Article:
Artificial Sweeteners, Glucose Intolerance, and Gut Bacteria in Mice
The mouse study at the Weizmann Institute of Science investigated the effects of saccharin, aspartame, and sucralose on the blood glucose (or blood sugar) level. Mice fed water containing the artificial sweeteners experienced a dramatically increased risk of developing glucose intolerance compared to mice given water alone or water containing table sugar. The level of artificial sweetener consumed by the mice was equivalent to the level considered to be safe for our bodies.
Glucose intolerance is the inability of the body to deal with large amounts of glucose correctly. The amount of glucose in the blood rises as a result, a condition known as hyperglycemia. The disorder can lead to metabolic syndrome and type 2 diabetes, also known as adult onset diabetes.
In the second part of the experiment, the researchers divided the mice being fed artificial sweeteners into two groups. The scientists gave the mice in one group antibiotics to eliminate most of the bacteria living in their gut. Once this was done, the ingestion of artificial sweeteners no longer caused glucose intolerance in the mice. The researchers then obtained samples of gut bacteria from glucose intolerant mice. When this sample were inserted into the healthy mice, the animals became intolerant to glucose.
Artificial Sweeteners, Glucose Intolerance, and Gut Bacteria in Humans
The Weizmann Institute researchers asked seven people who didn't use artificial sweeteners to use saccharin as a sweetener for one week. The researchers tested the volunteers' blood glucose level at regular intervals. At the end of the week, four of the volunteers had an increased blood sugar level and signs of glucose intolerance. The sample size in this experiment was very small, but the results suggest that the body's response to an artificial sweetener may not be the same in everyone.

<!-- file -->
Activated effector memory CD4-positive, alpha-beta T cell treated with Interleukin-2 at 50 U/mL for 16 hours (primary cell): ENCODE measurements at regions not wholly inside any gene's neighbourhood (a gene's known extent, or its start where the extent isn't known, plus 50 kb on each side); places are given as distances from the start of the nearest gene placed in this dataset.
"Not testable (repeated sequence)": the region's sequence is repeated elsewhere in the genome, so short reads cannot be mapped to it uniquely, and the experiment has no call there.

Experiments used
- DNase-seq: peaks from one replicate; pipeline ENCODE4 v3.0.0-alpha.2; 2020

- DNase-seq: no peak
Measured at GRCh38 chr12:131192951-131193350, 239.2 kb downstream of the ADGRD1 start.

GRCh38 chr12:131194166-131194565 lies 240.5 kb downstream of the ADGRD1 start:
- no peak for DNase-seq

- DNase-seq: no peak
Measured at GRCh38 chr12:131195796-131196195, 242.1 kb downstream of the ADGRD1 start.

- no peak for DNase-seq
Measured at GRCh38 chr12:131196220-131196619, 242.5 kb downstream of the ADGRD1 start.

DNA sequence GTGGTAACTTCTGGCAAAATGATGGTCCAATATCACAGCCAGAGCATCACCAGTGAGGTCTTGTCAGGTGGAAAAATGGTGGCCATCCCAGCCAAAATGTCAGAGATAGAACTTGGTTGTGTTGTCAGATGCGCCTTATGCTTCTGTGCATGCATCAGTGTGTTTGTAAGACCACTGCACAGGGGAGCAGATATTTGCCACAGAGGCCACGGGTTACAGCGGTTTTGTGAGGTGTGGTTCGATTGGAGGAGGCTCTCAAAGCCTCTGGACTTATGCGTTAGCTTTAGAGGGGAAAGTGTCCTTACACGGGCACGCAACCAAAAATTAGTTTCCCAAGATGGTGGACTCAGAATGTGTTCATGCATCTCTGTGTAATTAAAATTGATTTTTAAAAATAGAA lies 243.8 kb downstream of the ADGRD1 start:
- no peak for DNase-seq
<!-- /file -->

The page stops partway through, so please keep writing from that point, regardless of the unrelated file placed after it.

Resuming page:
The researchers also analyzed data from nearly 400 people enrolled in the Personalized Nutrition Project. This study is designed to examine the relationship between nutrition and gut bacteria. The scientists found that people who reported that they used common artificial sweeteners had a different bacterial population in their gut compared to those who didn't use the sweeteners. They also found that the population of a bacterium known to cause inflammation in the gut was greatly increased in people who used artificial sweeteners.
Other research published in 2018 didn't look at the effect of artificial sweeteners on gut bacteria, but it did look at their effect on blood sugar. The conclusion of researchers at the University of Illinois at Urbana-Champaign was that eating the artificial sweeteners allowed in the United States on their own without any food or drink doesn't affect the blood sugar level. They acknowledge that blood sugar may go up after consumption of one of the sweeteners, but they believe that this is due to a component of the food or drink that people are ingesting with the sweetener. The researchers didn't investigate the effects of sugar alcohols, a class of sweeteners that is described below.
Other research also indicates that there might be a link between artificial sweeteners and the health of gut bacteria. In 2018, researchers from Israel and Singapore found that all of the artificial sweeteners classified as safe by the FDA had harmful effects on a bacterium closely related to one in our gut.
Some of the researchers studying the effects of artificial sweeteners say that their discoveries are "preliminary", but they've raised a lot of interest. More studies are needed to confirm the discoveries and to determine how the sweeteners affect our intestinal bacteria and our bodies.